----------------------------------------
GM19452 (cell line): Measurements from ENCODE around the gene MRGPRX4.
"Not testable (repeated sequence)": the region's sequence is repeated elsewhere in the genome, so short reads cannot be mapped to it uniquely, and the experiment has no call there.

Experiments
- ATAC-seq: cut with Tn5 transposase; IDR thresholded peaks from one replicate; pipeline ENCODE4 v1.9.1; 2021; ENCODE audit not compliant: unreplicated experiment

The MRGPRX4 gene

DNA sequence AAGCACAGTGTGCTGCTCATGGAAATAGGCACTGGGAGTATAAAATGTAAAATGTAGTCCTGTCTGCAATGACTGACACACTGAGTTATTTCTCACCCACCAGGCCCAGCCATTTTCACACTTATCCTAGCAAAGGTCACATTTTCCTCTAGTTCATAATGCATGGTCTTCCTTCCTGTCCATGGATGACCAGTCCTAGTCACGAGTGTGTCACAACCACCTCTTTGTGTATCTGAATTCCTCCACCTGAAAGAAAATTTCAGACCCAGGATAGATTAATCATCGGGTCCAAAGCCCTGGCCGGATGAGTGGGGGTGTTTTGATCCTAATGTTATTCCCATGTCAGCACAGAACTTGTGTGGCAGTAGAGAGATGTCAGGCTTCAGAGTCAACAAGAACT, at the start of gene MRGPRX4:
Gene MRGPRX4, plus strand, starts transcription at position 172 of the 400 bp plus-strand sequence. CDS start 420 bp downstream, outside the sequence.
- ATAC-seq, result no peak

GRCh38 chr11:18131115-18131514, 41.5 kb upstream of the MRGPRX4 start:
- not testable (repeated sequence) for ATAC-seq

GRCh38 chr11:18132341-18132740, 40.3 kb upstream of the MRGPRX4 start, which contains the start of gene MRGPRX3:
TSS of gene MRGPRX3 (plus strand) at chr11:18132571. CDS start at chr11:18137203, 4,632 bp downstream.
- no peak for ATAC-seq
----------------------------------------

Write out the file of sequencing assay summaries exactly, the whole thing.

GM19452 (cell line): Measurements from ENCODE around the gene MRGPRX4.
"Not testable (repeated sequence)": the region's sequence is repeated elsewhere in the genome, so short reads cannot be mapped to it uniquely, and the experiment has no call there.

Experiments
- ATAC-seq: cut with Tn5 transposase; IDR thresholded peaks from one replicate; pipeline ENCODE4 v1.9.1; 2021; ENCODE audit not compliant: unreplicated experiment

The MRGPRX4 gene

DNA sequence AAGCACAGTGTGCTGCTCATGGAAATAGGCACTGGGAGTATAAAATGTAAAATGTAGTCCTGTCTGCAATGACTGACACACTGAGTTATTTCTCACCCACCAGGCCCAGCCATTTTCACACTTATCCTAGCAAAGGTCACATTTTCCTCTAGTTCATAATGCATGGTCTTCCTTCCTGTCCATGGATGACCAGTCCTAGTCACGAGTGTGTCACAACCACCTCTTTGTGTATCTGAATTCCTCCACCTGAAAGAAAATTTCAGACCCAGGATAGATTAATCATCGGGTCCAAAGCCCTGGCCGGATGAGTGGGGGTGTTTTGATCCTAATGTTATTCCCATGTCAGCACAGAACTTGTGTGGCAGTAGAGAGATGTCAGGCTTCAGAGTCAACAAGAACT, at the start of gene MRGPRX4:
Gene MRGPRX4, plus strand, starts transcription at position 172 of the 400 bp plus-strand sequence. CDS start 420 bp downstream, outside the sequence.
- ATAC-seq, result no peak

GRCh38 chr11:18131115-18131514, 41.5 kb upstream of the MRGPRX4 start:
- not testable (repeated sequence) for ATAC-seq

GRCh38 chr11:18132341-18132740, 40.3 kb upstream of the MRGPRX4 start, which contains the start of gene MRGPRX3:
TSS of gene MRGPRX3 (plus strand) at chr11:18132571. CDS start at chr11:18137203, 4,632 bp downstream.
- no peak for ATAC-seq